Vale Mike Raymond

Friday 08 November, 2019
CAMS is saddened to learn of the recent passing of Mike Raymond.
CAMS is saddened to learn of the recent passing of Mike Raymond.
 
Inducted into the Australian Motor Sport Hall of Fame in 2018, Mike dedicated his life to motor sport and was influential in many broadcasting innovations as well as helping grow the sport at the highest level.
 
His love affair with motor sport began more than 50 years ago when he and his father attended the Sydney Showgrounds in 1949 to watch dirt track speedway.
 
He began working at the Showgrounds as a publicist and was one of the key figures behind Speedway’s rapid growth in popularity during the 1960s, which saw the grandstands packed at each event.
 

In 1965, he singlehandedly got Speedway on television after negotiating with Channel Seven on a deal to broadcast the sport, which is where his long and illustrious career in the media began.

Starting off with Speedway, Mike soon became one of the most famous faces in the sport, eventually getting his biggest breaks – becoming part of the Channel Seven Bathurst 1000 coverage alongside the great Evan Green.
 
Working as a senior sports executive at the network, Raymond, along with Channel Seven technicians, was instrumental in the development of the world-first RaceCam concept in 1979 which changed the way the sport was delivered into people’s homes.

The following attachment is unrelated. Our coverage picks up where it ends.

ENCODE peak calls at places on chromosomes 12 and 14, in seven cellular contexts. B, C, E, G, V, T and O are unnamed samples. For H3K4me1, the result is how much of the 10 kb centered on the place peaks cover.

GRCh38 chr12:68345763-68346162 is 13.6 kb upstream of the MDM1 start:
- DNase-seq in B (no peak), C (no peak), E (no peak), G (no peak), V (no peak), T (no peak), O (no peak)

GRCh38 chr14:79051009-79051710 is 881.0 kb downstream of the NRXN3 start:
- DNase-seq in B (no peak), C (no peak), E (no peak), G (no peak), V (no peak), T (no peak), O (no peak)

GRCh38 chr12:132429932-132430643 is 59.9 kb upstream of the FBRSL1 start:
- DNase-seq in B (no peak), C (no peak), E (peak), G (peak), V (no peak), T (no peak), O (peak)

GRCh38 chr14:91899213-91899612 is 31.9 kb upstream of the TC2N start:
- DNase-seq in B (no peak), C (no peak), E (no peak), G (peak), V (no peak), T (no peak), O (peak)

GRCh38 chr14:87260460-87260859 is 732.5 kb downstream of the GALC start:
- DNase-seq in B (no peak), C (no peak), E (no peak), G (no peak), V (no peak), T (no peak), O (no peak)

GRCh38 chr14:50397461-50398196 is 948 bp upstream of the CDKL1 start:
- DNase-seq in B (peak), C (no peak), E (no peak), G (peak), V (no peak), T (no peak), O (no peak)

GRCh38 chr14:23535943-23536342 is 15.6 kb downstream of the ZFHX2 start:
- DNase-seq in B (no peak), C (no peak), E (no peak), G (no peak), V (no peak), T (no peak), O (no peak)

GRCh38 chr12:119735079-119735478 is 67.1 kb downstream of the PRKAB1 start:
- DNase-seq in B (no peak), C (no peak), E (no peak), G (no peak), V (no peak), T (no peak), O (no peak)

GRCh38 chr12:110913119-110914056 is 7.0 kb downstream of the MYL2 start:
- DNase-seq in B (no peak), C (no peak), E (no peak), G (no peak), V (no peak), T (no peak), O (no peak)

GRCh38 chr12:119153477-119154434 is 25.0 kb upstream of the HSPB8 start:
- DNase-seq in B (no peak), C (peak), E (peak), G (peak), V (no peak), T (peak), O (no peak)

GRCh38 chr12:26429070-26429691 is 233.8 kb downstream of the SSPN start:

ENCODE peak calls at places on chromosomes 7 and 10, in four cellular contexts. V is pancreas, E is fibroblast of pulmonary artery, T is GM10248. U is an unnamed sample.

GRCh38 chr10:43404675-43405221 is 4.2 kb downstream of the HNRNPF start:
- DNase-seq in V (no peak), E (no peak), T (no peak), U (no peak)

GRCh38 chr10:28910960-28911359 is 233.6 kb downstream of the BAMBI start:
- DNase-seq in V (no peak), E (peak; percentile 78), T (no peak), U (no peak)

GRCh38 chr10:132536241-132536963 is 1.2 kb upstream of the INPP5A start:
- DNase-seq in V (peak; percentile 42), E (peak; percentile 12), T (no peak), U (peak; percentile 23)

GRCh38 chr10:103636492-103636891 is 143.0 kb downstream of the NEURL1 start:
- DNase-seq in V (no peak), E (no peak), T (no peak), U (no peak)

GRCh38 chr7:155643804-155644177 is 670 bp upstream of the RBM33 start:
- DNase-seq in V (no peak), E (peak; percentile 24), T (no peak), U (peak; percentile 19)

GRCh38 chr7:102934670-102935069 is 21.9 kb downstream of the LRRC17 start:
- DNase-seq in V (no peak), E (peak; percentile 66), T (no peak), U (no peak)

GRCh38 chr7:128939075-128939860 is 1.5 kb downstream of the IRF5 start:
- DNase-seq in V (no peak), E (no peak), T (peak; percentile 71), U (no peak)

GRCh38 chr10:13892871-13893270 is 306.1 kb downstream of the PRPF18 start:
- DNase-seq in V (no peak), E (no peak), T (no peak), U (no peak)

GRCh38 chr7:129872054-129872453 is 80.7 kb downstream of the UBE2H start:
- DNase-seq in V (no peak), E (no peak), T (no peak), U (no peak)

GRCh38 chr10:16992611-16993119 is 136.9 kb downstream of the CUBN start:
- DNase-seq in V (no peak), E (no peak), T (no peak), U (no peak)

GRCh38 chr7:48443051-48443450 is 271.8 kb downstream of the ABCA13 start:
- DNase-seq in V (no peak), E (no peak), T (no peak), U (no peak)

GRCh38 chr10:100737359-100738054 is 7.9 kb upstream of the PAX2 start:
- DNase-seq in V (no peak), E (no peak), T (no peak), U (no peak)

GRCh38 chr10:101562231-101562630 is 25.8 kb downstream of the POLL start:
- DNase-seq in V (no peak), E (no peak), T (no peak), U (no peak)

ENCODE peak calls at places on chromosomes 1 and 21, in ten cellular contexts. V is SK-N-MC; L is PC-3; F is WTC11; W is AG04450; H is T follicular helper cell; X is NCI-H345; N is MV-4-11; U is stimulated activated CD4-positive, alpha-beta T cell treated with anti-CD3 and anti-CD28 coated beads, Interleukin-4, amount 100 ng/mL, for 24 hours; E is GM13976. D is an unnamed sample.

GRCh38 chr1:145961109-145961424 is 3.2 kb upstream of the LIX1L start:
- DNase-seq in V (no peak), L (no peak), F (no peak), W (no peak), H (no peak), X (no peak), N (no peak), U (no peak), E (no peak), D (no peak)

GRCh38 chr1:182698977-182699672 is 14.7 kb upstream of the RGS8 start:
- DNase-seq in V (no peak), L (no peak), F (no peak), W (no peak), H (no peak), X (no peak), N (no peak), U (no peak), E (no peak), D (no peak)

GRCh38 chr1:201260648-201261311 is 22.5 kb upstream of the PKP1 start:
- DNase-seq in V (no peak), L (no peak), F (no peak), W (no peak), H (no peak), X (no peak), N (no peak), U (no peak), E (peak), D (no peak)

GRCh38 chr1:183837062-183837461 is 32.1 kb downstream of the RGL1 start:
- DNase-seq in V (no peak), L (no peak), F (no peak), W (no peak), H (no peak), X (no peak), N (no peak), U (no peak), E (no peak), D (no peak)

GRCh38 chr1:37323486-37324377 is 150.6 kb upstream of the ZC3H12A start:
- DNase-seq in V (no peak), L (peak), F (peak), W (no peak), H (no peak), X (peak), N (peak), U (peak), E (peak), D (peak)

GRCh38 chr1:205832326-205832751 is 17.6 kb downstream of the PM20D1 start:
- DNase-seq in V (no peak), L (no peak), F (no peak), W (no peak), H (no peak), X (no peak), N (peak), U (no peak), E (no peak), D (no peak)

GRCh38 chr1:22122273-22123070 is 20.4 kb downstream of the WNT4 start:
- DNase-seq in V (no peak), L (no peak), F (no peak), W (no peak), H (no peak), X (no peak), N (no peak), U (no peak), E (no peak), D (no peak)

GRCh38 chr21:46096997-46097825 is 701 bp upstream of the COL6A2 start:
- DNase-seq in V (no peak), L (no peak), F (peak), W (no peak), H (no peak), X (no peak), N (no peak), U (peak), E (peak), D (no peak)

Through this new innovative broadcast avenue and Raymond’s entertaining conversations with drivers in their cars, the network was heralded for its brilliant coverage of the Bathurst 1000 for many years.

During the 1990s, Mike then played a key role in the Australian Touring Car Championship’s key switch to the V8 only Holden versus Ford contest, which paved the way for the success the Virgin Australia Supercars Championship enjoys today.

In 1996, Mike received an Order of Australia medal for his work in motor sport. 

CAMS President Andrew Papadopoulos echoed the sentiments from the Australian motor sport community about Mike's legacy to the sport.

“Mike had a tremendous impact on motor sport and the work he did behind the scenes, from both a sporting and broadcast point of view, will certainly leave a lasting legacy,” Papadopoulos said.
 
“He was a fantastic commentator with an even greater personality and it takes someone special to be the face of a sport for as long he was.
 
“He will be sorely missed by the whole motor sport community. On behalf of CAMS, I would like to pass on our condolences to his family, friends and loved ones.”

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